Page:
Most craft brewers find their way to brewing via the hobby world, but Brooklyn Brewery co-founder Steve Hindy came to brewing by way of the Middle East. In the '80s, he covered the area as an Associate Press reporter. He was on the dais when Egyptian President Anwar Sadat was assassinated. He also covered the Iranian revolutions, the hostage crisis, the Israeli-Egyptian peace process, the Iran-Iraq wars, and the conflicts in Lebanon.
"I met these American diplomats who'd been posted in Saudi Arabia, where they have this Islamic law where you can't buy alcoholic beverages, so they brewed their beer at home," Hindy remembers. "So I started homebrewing. My wife eventually got fed up with it by the time we came back to New York. That's when I got carried away with the whole thing and started the Brooklyn Brewery."
Hindy and business partner Tom Potter quit their day jobs, pooled their resources, and started brewing in 1987. The business has come a long way from the days when Hindy distributed six-packs of Brooklyn Lager from the back of a van.
"Early on, it was a struggle to get people to think about flavor in beer," Hindy says. "I did not see the kind of excitement that was developed about innovative brewing, the kind of thirst that people have for experimentation that's going on now."
The brewery sold more than one million cases last year. They've recently expanded their facilities, doubling their previous size.
"When we started 22 years ago, Brooklyn Lager was considered a pretty radical beer," says Hindy. "A lot of people tasted it and went, 'Oh my God, it's so bitter.' What they were really saying was, 'Oh my God, this beer has flavor.' They'd never had anything like it. It took a while to convince people that flavor belonged in beer and that there was a whole rainbow of styles that could be enjoyed at different occasions and with different foods. These days, it's so much fun to introduce people to the special beers we make."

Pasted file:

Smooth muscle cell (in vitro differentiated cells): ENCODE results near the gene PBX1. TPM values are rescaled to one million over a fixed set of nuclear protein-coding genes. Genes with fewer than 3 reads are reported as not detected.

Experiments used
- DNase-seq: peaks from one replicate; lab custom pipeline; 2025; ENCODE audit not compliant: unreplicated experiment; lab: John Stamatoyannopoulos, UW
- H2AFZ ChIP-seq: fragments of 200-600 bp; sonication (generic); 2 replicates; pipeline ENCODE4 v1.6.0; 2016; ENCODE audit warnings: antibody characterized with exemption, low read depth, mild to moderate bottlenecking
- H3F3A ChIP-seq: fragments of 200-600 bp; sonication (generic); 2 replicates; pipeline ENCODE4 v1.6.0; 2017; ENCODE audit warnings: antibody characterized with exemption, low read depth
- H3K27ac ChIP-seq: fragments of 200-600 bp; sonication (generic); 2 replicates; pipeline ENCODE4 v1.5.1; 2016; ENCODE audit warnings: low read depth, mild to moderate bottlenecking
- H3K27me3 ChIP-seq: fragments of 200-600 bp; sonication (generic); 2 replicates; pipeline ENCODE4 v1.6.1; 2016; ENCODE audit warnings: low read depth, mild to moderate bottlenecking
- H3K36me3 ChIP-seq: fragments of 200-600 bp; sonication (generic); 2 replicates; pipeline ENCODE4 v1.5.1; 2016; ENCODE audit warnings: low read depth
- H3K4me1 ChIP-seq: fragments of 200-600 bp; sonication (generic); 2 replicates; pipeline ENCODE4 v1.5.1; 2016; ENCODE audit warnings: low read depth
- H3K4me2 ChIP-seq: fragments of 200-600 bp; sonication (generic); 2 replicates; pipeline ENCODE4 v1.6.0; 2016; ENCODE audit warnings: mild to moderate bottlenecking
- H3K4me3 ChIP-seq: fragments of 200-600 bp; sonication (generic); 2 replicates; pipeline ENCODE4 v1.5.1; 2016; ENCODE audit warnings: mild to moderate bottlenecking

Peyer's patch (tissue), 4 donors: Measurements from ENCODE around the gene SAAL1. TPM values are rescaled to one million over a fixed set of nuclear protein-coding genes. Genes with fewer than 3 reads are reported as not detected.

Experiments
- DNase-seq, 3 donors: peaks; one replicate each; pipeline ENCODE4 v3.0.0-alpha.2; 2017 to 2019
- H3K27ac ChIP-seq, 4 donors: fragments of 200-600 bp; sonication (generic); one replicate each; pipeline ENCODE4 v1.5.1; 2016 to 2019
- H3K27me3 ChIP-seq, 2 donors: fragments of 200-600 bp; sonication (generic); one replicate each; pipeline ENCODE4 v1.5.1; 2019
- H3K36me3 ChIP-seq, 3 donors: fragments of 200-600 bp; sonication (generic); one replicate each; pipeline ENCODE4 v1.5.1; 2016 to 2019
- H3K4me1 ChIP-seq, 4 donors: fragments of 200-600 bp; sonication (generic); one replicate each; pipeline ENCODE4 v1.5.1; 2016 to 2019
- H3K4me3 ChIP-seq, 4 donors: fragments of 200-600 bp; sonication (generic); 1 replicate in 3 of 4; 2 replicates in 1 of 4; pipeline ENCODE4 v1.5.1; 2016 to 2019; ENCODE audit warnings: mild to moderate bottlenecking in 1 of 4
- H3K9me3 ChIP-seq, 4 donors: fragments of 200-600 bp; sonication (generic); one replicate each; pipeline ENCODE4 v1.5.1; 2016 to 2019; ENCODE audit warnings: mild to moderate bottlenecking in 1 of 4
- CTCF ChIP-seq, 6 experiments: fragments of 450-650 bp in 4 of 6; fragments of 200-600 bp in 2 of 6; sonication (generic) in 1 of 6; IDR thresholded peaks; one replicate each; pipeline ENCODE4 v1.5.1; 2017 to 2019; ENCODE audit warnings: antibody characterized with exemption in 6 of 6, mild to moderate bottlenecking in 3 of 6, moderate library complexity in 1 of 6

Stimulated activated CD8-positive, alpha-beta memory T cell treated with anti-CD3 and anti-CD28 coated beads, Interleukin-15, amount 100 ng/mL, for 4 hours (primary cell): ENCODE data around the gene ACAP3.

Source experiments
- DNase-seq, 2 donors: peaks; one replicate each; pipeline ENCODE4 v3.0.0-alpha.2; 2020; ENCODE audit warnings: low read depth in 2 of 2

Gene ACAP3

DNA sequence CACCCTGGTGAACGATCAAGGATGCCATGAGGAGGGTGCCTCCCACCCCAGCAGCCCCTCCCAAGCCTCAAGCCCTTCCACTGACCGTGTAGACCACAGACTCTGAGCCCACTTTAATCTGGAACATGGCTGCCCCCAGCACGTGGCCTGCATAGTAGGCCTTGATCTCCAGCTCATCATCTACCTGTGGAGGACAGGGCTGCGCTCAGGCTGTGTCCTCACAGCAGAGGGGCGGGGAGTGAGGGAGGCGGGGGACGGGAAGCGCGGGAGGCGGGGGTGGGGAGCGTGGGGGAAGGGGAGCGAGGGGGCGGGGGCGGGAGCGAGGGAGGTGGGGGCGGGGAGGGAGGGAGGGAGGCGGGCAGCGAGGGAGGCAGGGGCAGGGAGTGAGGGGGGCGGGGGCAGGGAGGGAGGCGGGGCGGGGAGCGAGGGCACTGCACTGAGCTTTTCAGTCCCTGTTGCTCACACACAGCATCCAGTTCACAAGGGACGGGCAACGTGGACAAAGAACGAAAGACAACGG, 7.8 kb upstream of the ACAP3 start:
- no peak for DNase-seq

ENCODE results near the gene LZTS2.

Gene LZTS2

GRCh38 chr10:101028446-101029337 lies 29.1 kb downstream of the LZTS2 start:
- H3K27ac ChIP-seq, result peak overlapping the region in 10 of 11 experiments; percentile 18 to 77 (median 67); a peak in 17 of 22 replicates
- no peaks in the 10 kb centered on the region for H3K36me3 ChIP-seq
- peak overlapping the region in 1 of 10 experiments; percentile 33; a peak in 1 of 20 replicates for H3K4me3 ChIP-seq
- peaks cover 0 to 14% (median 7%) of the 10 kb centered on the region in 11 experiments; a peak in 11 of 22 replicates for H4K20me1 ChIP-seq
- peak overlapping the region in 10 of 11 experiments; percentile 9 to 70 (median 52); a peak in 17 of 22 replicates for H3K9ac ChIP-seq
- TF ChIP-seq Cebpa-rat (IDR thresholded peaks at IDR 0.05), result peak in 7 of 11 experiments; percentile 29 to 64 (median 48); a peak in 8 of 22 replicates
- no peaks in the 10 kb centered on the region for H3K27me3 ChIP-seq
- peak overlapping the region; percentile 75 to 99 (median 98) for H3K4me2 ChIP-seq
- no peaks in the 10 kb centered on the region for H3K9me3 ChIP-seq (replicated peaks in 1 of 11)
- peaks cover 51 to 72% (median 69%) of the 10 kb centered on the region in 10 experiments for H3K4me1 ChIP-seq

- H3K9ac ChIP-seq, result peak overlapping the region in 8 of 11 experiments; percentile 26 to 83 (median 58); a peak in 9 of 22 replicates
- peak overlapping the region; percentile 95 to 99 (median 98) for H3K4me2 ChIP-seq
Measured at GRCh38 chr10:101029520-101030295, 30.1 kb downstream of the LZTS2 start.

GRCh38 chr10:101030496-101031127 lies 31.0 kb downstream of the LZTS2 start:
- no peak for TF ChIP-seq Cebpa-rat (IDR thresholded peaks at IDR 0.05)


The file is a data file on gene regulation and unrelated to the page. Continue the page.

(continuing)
Hindy visits Charleston this week as part of the nationwide American Craft Beer Week. Created in 2006, the annual series of events promotes and celebrates craft brewers around the country.
"We're all doing really well, but we're all still very small compared to the giants we're competing with," he says. "There is a lot of collegiality among craft brewers, and that's a great thing."
In Charleston, a handful of small breweries will host promotional events, beer dinners, and tastings. Hindy swings by Total Wine & More for a growler-related event on Wed. May 19 from 4:30-6:30 p.m. and co-hosts a beer dinner at Laura Alberts Tasteful Options on Daniel Island on Thurs. May 20 at 7 p.m.
"I'll be talking about the beers and how they'll pair with the courses," Hindy says. "I'll also talk about how I got into this. People are usually very interested in the story behind the beer."